Fill Yer Boots with the colourful language of the Royal Canadian Navy

Mark Nelson

Mark Nelson

I was introduced to Jackspeak when I began my 26-year naval career in HMCS Chippawa on July 1, 1980. I quickly learned my training base was a Stone Frigate, floors were decks, the ceiling was a deckhead, walls were bulkheads, and the upper ridge of my boot soles were catwalks.

Unfortunately, my catwalks were dirty, so I had to turn to at birds, which was a quaint way to say I had to stay late and polish brass. From that day forward, aside from having perfectly clean catwalks, I became engrossed with the language of the Navy.

To a newcomer, the jargon can be a gateway to a fascinating world. However, it can also be confusing. For example, there is more than one way to refer to a lazy person, as they can be a skiver, skate, or be described as swinging the lead. The same goes for sleeping arrangements, as a sailor might sleep in a pit, cart, or rack, but only occasionally in a bunk.

Nuances must be learned. The term mess carries no less than three meanings in a Canadian warship. Whistling is frowned upon unless you’re a cook, then you are allowed, just as long as you don’t whistle up a wind. Every ship is represented by a uniquely designed badge and never referred to as a ‘crest’ unless you are willing to face admonishment. Similarly, if you want to live on the edge, just say you served ‘on a ship’. You will be quickly told that sailors always serve in a ship. If you made this mistake more than once, your keelhauling would likely take place in half a dog watch. The ship’s engineers are far more commonly referred to as stokers, even though no ship’s engineer has stoked a coal-fired furnace for many decades. In most ships, the stokers have their table in the main cave, referred to as the stoker’s table. Nobody else sits there… nobody else wants to sit there.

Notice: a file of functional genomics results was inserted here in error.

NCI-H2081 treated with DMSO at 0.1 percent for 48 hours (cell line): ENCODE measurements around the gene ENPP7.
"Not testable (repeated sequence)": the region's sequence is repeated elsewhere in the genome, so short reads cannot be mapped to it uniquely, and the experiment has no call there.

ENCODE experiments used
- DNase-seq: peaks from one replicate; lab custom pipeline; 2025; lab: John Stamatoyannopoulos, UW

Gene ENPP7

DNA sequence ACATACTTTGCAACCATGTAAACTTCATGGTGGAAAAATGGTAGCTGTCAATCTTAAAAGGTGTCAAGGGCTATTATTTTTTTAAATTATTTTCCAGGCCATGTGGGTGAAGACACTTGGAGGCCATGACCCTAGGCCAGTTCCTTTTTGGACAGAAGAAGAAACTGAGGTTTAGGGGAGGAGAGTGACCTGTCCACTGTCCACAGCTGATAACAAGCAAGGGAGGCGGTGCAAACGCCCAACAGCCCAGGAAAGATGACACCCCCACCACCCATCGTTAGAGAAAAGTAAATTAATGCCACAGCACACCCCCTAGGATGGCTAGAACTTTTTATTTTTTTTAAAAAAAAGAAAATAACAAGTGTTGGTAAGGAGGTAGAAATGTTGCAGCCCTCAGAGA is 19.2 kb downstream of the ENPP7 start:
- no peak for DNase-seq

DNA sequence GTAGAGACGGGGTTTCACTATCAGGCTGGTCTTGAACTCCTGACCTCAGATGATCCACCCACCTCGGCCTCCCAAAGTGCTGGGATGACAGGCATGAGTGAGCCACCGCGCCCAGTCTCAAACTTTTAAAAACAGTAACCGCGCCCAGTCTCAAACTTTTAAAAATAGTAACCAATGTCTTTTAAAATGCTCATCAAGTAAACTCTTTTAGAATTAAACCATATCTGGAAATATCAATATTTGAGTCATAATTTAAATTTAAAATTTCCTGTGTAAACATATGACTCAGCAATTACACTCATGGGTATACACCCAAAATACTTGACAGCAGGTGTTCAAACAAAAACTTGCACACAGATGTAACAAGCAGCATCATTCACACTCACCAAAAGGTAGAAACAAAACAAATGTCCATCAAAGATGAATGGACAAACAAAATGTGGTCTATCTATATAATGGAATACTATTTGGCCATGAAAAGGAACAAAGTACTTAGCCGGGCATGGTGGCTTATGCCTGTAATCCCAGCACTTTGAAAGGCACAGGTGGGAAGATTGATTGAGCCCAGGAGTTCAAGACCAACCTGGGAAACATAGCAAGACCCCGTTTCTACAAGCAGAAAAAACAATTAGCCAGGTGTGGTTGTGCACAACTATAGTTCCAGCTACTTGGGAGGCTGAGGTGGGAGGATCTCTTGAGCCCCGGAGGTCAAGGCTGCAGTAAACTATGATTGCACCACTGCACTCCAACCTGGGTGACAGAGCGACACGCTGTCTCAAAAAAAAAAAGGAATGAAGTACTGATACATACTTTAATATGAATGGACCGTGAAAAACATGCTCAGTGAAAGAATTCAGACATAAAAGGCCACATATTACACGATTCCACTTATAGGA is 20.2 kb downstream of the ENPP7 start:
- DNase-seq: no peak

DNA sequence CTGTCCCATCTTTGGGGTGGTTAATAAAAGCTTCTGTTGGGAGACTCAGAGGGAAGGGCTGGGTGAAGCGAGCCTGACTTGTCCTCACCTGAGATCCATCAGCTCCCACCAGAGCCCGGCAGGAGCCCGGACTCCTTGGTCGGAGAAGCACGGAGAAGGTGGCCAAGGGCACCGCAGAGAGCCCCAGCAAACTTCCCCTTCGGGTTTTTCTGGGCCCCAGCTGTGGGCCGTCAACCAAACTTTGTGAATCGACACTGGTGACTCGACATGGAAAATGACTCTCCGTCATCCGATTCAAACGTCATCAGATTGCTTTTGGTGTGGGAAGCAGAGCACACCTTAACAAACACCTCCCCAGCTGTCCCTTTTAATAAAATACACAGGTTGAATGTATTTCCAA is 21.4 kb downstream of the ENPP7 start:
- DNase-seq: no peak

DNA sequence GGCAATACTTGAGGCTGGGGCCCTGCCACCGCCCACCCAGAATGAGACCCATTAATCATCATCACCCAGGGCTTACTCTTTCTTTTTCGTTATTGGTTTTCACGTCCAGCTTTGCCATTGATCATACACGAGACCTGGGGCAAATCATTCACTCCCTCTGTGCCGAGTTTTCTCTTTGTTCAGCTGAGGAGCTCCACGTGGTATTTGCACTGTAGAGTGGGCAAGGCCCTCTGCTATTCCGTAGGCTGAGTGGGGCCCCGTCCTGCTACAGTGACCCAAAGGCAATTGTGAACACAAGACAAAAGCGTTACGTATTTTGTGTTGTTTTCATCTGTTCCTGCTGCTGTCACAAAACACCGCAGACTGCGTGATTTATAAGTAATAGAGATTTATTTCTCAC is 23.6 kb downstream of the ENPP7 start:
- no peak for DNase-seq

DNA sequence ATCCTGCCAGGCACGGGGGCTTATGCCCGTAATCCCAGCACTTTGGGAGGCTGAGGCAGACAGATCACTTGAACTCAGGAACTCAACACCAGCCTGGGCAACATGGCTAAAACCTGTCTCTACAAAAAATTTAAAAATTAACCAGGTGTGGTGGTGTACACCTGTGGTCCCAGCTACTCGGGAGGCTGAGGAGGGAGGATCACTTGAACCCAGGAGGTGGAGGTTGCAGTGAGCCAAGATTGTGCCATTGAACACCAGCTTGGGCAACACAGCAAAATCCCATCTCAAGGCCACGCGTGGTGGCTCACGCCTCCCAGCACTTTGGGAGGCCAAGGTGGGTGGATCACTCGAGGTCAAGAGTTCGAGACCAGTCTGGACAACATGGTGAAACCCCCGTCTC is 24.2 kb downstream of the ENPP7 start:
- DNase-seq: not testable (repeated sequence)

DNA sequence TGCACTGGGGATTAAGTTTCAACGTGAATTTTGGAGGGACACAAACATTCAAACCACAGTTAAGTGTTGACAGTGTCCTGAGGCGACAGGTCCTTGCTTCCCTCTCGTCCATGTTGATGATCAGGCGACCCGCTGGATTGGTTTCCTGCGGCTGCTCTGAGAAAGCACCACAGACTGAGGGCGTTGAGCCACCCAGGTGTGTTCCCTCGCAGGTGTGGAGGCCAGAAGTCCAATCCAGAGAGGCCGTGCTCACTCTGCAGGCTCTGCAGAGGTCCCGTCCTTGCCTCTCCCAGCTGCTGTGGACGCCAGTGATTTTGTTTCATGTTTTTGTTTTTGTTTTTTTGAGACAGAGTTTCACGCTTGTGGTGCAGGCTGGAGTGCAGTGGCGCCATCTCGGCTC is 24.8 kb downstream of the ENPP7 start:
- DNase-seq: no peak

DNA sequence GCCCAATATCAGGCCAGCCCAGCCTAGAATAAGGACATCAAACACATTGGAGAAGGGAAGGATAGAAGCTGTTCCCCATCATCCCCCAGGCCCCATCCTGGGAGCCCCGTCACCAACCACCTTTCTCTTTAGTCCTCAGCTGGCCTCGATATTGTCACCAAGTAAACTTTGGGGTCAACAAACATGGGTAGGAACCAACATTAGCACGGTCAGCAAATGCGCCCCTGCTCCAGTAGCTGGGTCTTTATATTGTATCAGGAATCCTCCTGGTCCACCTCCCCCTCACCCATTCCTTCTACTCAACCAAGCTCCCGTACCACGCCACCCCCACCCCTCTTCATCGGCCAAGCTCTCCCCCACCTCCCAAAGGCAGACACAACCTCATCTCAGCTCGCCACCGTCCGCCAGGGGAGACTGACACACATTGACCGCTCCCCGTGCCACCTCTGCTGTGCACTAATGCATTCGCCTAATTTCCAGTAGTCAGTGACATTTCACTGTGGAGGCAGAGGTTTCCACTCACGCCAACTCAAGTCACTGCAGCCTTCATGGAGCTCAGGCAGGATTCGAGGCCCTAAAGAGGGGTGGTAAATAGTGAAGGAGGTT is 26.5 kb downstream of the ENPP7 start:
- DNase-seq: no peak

Any dessert (pie, cake, ice cream) is called duff, a name taken from the traditional rice pudding ‘figgy duff’. Of course, it only makes sense that tinned fruit is called armoured duff. You’d think no duff was a lack of dessert, a sort of diet, but it actually means ‘for real’ or ‘not an exercise’, i.e., ‘Fire in the galley, no duff!’ is a serious statement.

The Royal Canadian Navy’s unique language can be traced back to its Royal Navy roots. In fact, commonly used words such as Pusser, (stems from ‘purser’ a ship’s supply officer; now known as a Logistics Officer) and nicknames such as Nobby, i.e., Nobby Clark, (stems from ‘Nobility’) are directly derived from British Navy forefathers. Other terms have formed directly from use in the Royal Canadian Navy, such as CDF and navy gravy (ketchup).

For many, I can recall the first time I heard these terms.

When I was a very young sailor working on the left coast, I was employed among rubber freaks as a deckhand on a Navy diving tender salvaging a barge in beautiful Nanoose Bay. It was an isolated location, away from any social amenities. When the salvage job was complete, the Chief Diver rewarded us by driving the crew to Nanaimo and buying a round of beer. While driving, he said, “Tonight, don’t call me Chief. You can call me by my first name.” I replied, “Chief are you sure?” He responded, ‘Fill yer boots!

I soon learned fill yer boots meant, ‘have as much as you want’.

In the spirit of the Chief Diver, I offer you to come alongside and fill yer boots with Jackspeak of the Royal Canadian Navy (2nd edition).

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